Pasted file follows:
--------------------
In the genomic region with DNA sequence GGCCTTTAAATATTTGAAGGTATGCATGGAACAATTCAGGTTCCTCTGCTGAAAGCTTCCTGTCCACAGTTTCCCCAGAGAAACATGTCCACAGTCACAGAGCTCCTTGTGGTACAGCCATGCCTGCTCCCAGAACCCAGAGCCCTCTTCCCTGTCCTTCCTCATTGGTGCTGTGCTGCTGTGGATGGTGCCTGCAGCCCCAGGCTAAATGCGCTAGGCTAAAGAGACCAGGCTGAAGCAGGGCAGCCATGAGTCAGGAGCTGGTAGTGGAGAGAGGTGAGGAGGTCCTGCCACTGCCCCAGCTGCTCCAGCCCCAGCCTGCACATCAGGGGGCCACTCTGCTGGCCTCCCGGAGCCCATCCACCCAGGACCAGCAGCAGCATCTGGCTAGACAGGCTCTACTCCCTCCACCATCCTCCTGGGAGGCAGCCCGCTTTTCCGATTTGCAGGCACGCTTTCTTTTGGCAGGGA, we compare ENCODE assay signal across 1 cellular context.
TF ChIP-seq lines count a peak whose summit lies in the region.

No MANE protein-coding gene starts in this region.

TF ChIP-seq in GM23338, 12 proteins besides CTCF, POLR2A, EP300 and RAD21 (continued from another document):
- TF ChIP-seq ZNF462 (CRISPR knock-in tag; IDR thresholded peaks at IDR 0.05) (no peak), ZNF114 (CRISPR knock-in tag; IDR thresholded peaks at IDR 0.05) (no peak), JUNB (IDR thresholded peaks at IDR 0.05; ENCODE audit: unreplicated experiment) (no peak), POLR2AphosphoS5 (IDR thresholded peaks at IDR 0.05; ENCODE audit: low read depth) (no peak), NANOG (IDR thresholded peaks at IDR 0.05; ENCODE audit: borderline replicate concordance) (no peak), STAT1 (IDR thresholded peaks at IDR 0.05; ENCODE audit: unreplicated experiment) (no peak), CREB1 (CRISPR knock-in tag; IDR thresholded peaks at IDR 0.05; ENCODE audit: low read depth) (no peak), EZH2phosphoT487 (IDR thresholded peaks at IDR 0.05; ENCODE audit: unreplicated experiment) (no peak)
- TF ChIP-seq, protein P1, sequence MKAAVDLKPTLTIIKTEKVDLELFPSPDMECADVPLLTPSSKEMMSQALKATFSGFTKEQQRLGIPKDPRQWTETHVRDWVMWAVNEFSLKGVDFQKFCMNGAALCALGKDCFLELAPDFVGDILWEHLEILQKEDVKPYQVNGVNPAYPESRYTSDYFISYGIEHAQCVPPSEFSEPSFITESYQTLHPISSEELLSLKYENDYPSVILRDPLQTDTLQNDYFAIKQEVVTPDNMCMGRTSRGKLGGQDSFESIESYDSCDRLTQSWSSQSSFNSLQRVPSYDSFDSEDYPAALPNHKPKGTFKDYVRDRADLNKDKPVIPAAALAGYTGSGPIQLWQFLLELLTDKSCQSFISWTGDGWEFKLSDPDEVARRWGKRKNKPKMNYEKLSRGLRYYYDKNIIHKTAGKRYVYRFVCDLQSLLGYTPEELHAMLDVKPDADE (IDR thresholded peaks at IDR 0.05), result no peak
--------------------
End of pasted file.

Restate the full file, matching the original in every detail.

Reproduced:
In the genomic region with DNA sequence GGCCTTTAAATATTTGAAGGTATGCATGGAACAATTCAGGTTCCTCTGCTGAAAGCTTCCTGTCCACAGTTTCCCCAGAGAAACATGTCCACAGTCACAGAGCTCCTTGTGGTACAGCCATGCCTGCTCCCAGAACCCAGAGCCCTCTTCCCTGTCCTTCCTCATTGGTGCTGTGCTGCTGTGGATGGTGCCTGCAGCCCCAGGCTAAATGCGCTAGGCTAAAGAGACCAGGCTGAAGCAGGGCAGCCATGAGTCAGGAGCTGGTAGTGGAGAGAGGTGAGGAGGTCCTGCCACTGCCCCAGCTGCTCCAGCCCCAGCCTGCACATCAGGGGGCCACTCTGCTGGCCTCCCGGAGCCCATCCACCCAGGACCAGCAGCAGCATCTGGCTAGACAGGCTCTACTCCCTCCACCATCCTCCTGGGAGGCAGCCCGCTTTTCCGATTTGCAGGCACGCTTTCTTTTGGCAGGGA, we compare ENCODE assay signal across 1 cellular context.
TF ChIP-seq lines count a peak whose summit lies in the region.

No MANE protein-coding gene starts in this region.

TF ChIP-seq in GM23338, 12 proteins besides CTCF, POLR2A, EP300 and RAD21 (continued from another document):
- TF ChIP-seq ZNF462 (CRISPR knock-in tag; IDR thresholded peaks at IDR 0.05) (no peak), ZNF114 (CRISPR knock-in tag; IDR thresholded peaks at IDR 0.05) (no peak), JUNB (IDR thresholded peaks at IDR 0.05; ENCODE audit: unreplicated experiment) (no peak), POLR2AphosphoS5 (IDR thresholded peaks at IDR 0.05; ENCODE audit: low read depth) (no peak), NANOG (IDR thresholded peaks at IDR 0.05; ENCODE audit: borderline replicate concordance) (no peak), STAT1 (IDR thresholded peaks at IDR 0.05; ENCODE audit: unreplicated experiment) (no peak), CREB1 (CRISPR knock-in tag; IDR thresholded peaks at IDR 0.05; ENCODE audit: low read depth) (no peak), EZH2phosphoT487 (IDR thresholded peaks at IDR 0.05; ENCODE audit: unreplicated experiment) (no peak)
- TF ChIP-seq, protein P1, sequence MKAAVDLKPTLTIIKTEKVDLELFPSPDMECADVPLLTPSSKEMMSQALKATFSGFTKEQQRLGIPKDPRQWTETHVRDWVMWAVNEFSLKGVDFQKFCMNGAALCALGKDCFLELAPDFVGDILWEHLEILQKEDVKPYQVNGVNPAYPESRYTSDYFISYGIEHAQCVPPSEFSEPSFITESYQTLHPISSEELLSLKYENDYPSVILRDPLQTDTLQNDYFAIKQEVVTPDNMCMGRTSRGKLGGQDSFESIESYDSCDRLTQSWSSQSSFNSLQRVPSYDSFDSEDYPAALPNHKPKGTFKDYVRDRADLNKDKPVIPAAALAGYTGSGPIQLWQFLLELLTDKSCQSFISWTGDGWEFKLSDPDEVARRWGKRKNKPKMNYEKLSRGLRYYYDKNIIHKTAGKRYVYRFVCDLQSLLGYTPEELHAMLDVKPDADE (IDR thresholded peaks at IDR 0.05), result no peak